How Foundations Can Help Opportunity Zone Communities Succeed

Stanford Social Innovation Review

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By Cody Evans & Agnes Dasewicz

February 7, 2019

The Opportunity Zone tax incentive–passed in amended form as part of the Tax Cuts and Jobs Act of 2017–is a potentially powerful new tool for helping low-income communities. By providing breaks for certain investments in distressed areas, it has already led to the creation of nearly $1 billion in new funds. Officials from the Treasury Department expect $100 billion in private capital will be deployed through the incentive.

But the policy may fail to achieve its goals unless foundations guide investments in the right direction. Their deep experience in struggling local communities around the nation prepares them for the challenge.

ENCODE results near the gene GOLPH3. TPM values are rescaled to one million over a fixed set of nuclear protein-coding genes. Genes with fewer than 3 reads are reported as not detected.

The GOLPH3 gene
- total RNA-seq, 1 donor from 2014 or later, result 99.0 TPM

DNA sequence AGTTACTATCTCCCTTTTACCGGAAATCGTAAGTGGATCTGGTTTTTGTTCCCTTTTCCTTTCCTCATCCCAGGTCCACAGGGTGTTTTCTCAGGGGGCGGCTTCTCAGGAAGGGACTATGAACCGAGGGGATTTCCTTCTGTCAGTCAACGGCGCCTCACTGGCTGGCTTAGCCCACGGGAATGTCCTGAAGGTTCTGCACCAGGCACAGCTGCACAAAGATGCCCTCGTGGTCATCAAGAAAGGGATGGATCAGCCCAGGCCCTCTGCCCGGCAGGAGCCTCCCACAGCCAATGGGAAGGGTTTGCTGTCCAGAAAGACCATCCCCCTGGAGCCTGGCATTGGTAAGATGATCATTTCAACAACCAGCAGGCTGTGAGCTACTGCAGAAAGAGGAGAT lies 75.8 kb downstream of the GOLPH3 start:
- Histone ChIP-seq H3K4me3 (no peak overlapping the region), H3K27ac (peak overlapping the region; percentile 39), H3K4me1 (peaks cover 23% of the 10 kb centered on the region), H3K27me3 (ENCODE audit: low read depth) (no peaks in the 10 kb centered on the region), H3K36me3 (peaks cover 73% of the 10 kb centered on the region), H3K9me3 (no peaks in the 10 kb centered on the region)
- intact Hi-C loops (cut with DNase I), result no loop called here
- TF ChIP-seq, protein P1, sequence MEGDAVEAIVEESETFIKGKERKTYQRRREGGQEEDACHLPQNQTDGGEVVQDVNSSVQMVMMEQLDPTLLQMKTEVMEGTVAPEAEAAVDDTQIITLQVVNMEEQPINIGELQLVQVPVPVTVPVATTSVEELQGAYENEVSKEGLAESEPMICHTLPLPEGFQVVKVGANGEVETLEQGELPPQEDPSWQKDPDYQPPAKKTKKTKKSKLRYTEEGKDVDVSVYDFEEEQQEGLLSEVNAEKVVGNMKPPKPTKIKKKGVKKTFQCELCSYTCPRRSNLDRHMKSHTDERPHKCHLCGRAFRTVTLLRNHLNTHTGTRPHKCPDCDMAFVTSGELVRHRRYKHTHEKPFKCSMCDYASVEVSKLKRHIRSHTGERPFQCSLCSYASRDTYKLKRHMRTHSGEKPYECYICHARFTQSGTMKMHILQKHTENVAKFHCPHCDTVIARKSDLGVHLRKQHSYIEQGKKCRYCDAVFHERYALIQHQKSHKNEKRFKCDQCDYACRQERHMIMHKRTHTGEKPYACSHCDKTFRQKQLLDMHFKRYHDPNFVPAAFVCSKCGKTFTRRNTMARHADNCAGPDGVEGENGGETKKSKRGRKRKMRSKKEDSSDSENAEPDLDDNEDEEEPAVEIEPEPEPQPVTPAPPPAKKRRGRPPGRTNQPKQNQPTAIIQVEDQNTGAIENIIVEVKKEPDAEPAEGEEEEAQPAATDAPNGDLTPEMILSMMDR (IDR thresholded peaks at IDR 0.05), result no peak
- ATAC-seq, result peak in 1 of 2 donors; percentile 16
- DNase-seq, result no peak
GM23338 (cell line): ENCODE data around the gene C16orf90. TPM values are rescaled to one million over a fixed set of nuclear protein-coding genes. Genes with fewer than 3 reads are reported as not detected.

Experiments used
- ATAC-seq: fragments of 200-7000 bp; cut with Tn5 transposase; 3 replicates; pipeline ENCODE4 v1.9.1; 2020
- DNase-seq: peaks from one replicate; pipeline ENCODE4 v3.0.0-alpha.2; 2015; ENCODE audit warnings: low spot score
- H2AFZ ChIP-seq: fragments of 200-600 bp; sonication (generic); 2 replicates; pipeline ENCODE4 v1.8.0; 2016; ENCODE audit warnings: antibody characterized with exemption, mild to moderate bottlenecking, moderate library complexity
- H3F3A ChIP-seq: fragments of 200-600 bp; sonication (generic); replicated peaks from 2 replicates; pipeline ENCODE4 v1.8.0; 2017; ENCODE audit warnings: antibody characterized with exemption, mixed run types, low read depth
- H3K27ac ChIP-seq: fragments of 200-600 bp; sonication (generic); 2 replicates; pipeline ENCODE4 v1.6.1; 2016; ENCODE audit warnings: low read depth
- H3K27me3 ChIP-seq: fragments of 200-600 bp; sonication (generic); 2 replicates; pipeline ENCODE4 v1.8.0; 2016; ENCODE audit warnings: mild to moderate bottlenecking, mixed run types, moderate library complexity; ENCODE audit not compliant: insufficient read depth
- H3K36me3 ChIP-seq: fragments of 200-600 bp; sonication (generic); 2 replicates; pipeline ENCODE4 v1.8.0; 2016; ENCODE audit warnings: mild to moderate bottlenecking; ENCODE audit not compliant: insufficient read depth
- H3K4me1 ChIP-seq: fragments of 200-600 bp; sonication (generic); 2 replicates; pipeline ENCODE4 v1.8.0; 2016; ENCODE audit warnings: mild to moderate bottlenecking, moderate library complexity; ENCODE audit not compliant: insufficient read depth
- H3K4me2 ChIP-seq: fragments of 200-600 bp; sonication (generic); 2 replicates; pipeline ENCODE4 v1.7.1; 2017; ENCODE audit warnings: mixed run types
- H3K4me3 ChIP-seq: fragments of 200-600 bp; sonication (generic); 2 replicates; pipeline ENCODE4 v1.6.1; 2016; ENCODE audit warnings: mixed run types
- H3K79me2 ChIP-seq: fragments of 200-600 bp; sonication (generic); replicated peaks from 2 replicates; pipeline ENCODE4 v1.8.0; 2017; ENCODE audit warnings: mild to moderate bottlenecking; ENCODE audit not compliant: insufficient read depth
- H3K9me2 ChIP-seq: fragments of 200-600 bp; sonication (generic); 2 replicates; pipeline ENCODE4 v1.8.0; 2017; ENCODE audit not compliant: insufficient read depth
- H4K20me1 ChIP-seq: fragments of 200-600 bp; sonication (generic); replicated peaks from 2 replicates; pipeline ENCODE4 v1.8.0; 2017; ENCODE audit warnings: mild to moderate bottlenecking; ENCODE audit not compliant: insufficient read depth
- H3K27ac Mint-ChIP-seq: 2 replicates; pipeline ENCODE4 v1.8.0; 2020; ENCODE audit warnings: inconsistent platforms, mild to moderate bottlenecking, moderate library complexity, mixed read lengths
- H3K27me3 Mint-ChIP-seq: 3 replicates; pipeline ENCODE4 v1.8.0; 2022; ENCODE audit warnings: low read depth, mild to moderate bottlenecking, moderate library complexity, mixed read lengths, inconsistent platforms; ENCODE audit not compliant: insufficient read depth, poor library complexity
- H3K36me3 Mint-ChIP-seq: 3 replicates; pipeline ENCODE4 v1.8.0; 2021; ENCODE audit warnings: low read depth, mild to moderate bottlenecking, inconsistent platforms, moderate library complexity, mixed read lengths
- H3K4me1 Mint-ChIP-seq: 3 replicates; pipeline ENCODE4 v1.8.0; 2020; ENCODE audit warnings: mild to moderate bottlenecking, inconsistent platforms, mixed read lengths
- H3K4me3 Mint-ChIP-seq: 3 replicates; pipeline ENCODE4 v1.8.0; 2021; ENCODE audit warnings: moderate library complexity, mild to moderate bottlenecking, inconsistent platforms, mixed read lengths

Lawmakers passed this policy with the belief that investors don't pay enough attention to the breadth of good financial opportunities available across the United States. But investors may still worry that low-income neighborhoods present more risk than other areas. And they may only use the Opportunity Zone tax break to enhance investments they would have undertaken anyway, rather than pursue potentially lower-return projects that truly help local communities.

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